7 
Granville Sharp
(Abolitionist)

Granville Sharp
3
Birthdate: November 10, 1735
Sun Sign: Scorpio
Birthplace: Durham, England
Died: July 6, 1813

Granville Sharp was an activist who became one of the first English campaigners to support abolitionism in the UK. Sharp devised a plan to settle people in slavery and black people in Sierra Leone. He also established the St George's Bay Company and is thus considered a founding father of Sierra Leone. Sharp also worked towards correcting other social injustices.

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 8 

Samuel Smiles
3
Birthdate: December 23, 1812
Sun Sign: Capricorn
Birthplace: Haddington, East Lothian, Scotland
Died: April 16, 1904

Though a qualified doctor, Samuel Smiles later never practiced and switched to journalism instead, working for Leeds Times. His best-known work remains Self-Help, a motivational self-improvement guide for the youth, which denounced materialism and advocated thrift. His other significant work was the 5-volume Lives of the Engineers.

 9 
George Lansbury
(Social Reformer)

George Lansbury
5
Birthdate: February 21, 1859
Sun Sign: Pisces
Birthplace: Halesworth, Suffolk, England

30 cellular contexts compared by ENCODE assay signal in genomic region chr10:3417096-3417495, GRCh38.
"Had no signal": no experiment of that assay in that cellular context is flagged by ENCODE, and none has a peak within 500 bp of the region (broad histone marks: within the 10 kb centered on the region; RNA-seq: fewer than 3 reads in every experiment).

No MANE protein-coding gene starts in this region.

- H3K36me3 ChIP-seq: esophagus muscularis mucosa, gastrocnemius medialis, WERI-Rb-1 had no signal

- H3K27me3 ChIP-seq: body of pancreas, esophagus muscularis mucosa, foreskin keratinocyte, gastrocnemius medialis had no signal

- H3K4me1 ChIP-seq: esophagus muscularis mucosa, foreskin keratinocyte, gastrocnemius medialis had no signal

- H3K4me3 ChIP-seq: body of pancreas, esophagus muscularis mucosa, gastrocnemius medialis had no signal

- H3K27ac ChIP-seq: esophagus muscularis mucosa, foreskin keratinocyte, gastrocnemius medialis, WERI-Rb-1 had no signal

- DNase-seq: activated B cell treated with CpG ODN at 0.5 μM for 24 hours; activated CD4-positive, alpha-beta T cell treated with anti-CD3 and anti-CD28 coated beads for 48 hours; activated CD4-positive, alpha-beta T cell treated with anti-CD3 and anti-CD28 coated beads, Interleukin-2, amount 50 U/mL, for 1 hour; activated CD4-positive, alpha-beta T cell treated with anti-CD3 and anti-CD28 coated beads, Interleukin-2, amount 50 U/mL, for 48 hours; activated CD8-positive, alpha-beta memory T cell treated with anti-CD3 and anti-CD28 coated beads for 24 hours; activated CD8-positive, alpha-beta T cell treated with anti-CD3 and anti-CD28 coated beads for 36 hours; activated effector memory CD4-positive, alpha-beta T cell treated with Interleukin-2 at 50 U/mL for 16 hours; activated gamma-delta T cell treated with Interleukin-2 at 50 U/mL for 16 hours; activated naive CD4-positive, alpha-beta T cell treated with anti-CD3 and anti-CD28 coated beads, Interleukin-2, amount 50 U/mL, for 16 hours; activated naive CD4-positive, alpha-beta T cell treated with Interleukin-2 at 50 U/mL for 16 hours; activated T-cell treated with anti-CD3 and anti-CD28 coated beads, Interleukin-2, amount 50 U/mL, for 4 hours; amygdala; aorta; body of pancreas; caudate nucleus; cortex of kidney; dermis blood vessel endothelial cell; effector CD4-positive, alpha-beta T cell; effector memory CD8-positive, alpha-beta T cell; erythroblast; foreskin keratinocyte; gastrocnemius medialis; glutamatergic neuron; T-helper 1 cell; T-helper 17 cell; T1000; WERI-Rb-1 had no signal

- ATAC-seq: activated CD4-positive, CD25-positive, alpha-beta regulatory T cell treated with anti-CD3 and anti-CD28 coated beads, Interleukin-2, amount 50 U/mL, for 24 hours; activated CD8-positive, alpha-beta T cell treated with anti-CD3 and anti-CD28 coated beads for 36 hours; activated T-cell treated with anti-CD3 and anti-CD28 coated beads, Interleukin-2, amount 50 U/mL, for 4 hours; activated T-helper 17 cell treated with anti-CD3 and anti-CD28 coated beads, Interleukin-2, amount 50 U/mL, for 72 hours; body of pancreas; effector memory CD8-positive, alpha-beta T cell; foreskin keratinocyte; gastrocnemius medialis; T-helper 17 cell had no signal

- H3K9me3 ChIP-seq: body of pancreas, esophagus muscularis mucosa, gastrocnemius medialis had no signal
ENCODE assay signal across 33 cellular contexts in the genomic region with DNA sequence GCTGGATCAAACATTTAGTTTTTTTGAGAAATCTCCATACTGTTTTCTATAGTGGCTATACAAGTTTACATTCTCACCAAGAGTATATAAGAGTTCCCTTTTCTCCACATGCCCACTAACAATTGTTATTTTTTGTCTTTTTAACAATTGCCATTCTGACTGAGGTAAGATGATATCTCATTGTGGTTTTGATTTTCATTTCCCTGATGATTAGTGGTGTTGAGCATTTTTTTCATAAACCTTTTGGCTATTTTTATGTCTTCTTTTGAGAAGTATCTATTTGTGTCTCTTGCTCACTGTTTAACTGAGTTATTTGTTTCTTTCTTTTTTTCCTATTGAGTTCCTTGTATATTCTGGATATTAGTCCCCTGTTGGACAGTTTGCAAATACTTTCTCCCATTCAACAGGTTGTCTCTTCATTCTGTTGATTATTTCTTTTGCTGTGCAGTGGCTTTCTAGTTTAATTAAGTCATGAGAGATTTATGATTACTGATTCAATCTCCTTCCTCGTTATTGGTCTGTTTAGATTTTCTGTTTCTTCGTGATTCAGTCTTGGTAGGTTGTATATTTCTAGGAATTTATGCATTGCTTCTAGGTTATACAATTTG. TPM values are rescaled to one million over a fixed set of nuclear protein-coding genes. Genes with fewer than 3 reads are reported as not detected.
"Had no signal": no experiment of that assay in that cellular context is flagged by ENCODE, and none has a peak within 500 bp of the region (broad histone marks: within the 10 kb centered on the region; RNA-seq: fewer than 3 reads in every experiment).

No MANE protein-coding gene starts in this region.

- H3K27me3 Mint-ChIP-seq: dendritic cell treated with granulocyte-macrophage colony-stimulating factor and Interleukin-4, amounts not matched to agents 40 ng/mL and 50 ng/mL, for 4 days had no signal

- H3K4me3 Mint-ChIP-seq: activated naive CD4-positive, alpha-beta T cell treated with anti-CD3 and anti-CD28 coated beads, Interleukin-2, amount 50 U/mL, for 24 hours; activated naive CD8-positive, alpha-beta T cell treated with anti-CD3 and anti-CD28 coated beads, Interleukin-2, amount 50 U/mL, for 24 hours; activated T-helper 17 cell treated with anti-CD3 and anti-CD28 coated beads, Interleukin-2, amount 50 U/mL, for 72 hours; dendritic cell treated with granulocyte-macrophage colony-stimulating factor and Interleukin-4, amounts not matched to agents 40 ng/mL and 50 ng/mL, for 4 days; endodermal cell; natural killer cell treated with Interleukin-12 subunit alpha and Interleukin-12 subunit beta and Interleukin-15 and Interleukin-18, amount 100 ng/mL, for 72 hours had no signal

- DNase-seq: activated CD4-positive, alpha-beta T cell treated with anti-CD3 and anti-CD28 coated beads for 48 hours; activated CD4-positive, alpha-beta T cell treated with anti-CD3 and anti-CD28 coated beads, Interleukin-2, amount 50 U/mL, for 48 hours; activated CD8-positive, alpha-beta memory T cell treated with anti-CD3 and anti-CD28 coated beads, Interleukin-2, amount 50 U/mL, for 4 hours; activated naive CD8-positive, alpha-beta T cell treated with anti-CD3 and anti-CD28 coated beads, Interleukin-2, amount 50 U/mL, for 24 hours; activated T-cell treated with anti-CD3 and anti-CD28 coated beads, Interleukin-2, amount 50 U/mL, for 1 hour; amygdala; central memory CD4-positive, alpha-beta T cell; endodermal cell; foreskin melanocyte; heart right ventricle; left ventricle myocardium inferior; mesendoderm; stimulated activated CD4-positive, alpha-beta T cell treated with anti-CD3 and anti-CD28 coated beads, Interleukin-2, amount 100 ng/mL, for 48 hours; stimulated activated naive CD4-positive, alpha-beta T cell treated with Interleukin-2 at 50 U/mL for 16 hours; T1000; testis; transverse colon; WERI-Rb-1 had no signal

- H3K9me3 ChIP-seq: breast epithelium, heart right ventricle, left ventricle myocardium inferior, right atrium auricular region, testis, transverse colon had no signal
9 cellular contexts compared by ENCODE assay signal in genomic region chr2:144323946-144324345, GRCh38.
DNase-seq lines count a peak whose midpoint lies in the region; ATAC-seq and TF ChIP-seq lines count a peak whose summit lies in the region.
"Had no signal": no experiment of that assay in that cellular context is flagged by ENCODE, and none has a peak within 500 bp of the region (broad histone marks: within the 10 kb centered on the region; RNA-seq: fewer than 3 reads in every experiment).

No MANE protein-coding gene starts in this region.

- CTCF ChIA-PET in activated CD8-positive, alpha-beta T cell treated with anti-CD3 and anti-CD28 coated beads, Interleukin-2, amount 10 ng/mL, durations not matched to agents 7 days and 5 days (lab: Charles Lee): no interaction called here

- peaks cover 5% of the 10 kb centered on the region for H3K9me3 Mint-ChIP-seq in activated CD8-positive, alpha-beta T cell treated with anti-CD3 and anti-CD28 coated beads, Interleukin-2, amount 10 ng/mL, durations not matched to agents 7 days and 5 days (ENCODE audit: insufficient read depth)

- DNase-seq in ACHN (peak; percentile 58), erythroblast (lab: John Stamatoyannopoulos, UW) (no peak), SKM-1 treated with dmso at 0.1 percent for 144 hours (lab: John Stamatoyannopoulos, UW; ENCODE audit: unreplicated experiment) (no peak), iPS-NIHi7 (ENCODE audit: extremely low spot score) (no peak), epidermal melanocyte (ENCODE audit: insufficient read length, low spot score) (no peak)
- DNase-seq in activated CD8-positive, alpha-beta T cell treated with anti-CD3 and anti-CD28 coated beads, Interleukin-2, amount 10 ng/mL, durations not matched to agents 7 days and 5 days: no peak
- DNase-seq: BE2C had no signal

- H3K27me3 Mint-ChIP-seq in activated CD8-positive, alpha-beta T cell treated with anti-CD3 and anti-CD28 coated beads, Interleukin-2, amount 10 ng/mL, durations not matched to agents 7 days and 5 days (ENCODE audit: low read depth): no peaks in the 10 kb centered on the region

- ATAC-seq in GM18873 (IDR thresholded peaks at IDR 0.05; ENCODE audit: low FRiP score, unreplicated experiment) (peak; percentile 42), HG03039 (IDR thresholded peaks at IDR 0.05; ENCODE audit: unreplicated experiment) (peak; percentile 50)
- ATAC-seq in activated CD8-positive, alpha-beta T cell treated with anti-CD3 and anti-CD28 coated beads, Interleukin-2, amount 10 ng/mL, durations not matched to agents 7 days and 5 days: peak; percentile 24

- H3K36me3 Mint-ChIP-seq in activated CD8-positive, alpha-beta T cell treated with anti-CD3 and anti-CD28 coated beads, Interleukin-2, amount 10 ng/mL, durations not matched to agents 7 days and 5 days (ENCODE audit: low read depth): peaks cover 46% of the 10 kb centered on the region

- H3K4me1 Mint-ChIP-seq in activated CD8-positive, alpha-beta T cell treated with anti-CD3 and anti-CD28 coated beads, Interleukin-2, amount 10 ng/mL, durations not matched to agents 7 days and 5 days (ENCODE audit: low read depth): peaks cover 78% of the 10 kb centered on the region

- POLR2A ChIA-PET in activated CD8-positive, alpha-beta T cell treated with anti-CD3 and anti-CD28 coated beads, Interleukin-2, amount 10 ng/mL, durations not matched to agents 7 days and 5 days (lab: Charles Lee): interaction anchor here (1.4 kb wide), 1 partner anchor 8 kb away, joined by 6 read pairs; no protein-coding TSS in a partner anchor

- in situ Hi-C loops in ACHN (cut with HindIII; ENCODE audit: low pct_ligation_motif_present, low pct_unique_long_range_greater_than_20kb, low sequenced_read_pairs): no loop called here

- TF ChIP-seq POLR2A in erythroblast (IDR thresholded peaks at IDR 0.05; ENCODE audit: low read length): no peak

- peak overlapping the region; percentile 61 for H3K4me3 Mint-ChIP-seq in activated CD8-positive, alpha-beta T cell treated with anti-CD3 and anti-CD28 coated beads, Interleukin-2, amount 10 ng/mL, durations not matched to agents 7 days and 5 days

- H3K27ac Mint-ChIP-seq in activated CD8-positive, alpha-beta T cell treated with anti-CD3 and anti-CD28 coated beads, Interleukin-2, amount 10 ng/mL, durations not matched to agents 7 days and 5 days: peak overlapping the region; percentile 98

Died: May 7, 1940

British Labour Party leader George Lansbury began his career working for the railways at 14 and then became a timber merchant. He was also a major figure behind the formation of the pro-labor Daily Herald. His overtly pacifist beliefs, however, made him unpopular and caused him to resign from his party leadership.

 10 
Edwin Chadwick
(Public servant)

Edwin Chadwick
5
Birthdate: January 24, 1800
Sun Sign: Aquarius
Birthplace: Longsight, Manchester, England
Died: July 6, 1890

Lawyer and social reformer Edwin Chadwick played a significant role in the passage of the 1848 Public Health Act. He also reformed the Poor Laws, bringing about major developments in urban sanitization. He was eventually knighted for his achievements. His writings include an iconic report on the “Labouring Population of Great Britain.”

 11 

Caroline Norton
3
Birthdate: March 22, 1808
Sun Sign: Aries
Birthplace: London
Died: June 15, 1877